My Fake Camping Day

This was the week when my backpacking pal Bad Influence and I were to set up a hot tent base camp for three nights in Blackwoods Campground in Acadia National Park and enjoy day trips out of that heated tent, either fat tire biking, snowshoeing or skiing. A weird weather shift from 14 degrees below zero to 51 degrees over a 24 hour period last weekend set up a stretch of rain, high winds and warm days that forced us to cancel our trip.

So, I found myself  in the rather unusual position of having time at home cleared of any particular schedule.

I decided to head out.

There wasn’t much I could do on Tuesday, the first day we were supposed to hike in.  The rain was driving into the south side of the house in sheets, at the same time that the outdoor thermometer read 50, and the foot of snow cover was rapidly turning into heavy slush.

But Wednesday looked better, and even though it barely dropped to the freezing mark overnight, the snow was too loose to pedal on with my Ice Cream Truck. I decided to spend the morning  connecting up the ends of two of my  hikes.

I should have put the map, compass, and traction devices into my day pack. I fared OK, with my GPS and iPhone, but could have done better.

After walking east on High Street from the house, I veered left and headed north.  Someone had been into the Tarantino ‘s land after the ground thawed and chewed it up pretty bad.

Landowner might be pissed

Landowner might be pissed

After mucking my way up that lane, I sloshed along the edge of this long hay field.

Big hay field looking toward sunrise

Big hay field looking toward sunrise

At the far corner of the field, the trail goes over this old stone wall onto one of the oldest roads in town. Now abandoned, this road heads directly into Searsmont on its way to Augusta. It dates back to the early 1700’s.

Trucks churn mud. Period.

Trucks wore down the wall

Here is a picture of lives gone by. In the forefront are old bricks that were likely were once a part of the chimney of the house where just a crumbling stone foundation remain behind.

OLYMPUS DIGITAL CAMERA

Old bricks front from foundation in back

Less than two hundred feet later, the old road breaks open into this panoramic wild blueberry field.  I once had the good fortune of seeing this glorious  stretch of landscape from Ben’s helicopter.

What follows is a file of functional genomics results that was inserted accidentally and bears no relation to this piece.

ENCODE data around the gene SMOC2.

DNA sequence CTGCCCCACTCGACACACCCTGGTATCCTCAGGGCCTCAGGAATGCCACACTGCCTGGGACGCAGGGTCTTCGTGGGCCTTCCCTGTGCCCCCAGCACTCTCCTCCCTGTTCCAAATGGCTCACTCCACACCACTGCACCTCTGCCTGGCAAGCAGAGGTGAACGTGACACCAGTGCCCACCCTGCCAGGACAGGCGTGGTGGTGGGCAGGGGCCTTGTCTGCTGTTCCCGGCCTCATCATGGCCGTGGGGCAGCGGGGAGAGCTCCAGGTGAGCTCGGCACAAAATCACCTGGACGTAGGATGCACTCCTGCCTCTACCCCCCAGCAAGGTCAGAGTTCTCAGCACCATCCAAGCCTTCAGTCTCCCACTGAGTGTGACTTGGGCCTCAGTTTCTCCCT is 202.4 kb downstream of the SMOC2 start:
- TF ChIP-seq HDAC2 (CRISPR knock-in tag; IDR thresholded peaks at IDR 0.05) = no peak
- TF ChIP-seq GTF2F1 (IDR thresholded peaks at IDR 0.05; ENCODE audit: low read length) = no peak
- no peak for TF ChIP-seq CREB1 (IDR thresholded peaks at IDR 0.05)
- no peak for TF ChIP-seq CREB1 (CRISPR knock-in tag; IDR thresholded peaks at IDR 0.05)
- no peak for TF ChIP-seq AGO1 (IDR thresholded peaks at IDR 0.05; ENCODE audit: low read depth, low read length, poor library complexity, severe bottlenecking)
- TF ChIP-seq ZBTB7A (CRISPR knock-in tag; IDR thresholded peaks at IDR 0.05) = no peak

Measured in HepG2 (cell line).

Looking back, trail on left

Looking back, trail on left

Soon, I descended onto the Muzzy Ridge Road, and then veered off to  the French Road North, where studded soles on the bottom of my boots would have helped on this section of icy road.

Traction needed here

Traction needed here

The hobbit world might be be right through these openings in these old corrals.

Ancient walled corrals

Ancient walled corrals

This very old cemetery is at the end of a series of small walled areas.

Buzzell Cemetary

Buzzell Cemetery

An the last passable point on French Road North this rehab project is headed for wet times due to the open door.

Rough winter ahead yet

Rough winter ahead yet

From here, I have to figure out the connector to the other end of French Road.

Slogging along

Slogging along

Here’s a strong-running melt stream that I jumped across.  It reminded me of hiking in the high Sierras.

Ready to jump

Ready to jump

Eventually I came upon signage.

Finally, signs

Finally, signs

Things were headed in the right direction as I moved uphill to the ridge.

Cut over beech growth

Cut over beech growth

Eventually I made it out again to Moody Mountain Road, somewhere other than French Road North.

Downhill from here

Downhill from here

Strava records from this hike follow, walking counterclockwise from my house on High Street.  (Note:  I went out again for along hike the next day, where I did even better in completing the linkage between French Roads North and South)

Moody Mountain ramble

Moody Mountain ramble

screenshot 9

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About tjamrog

I'm sixty-seven and live in the Maine woods. I thru-hiked the Appalachian Trail in 2007, the Pacific Crest Trail in 2010, Vermont's Long Trail in 2011, and the Continental Divide Trail in 2013 . I am outdoors every day. I offer guided backpacking trips and classes in Maine, through "Uncle Tom's Guided Adventures".
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5 Responses to My Fake Camping Day

  1. Pat Hurley says:

    Tom flying out of San Francisco heading east I had a window seat . I’m looking down at what might have been the Sierras that looked somewhat inhospitable at 30,000 ft. I thought of you hiking in those mountains.Great story of hiking these old roads. Years ago living up north there were old roads with abandoned farms that made the walk a living history lesson of a time gone by.

  2. mame08 says:

    Best local activity entry yet! Love the photo documentation. xo

  3. Rockdawg69 says:

    Nice fake Tom.
    Do you remember the old stone walls in northern NJ just before Unionville, NY? Much like what you have shown here – corrals, pasture walls, etc. Also, there were large piles of stone all along the old railbed that headed north toward Unionville. Personally I think this was the quarry area for much of the stone used in building in that area of New York, more commonly referred to as “brownstone”. Maybe not, but there was certainly a lot of stone piled and left from some activity – not fence building for sure.
    Porter

    • tjamrog says:

      Great to hear from you again, Rockdawg. Maybe now I understand your trail name better. I really enjoy encountering old structures out in the woods and then thinking about the previous uses and inhabitants that made a life there.

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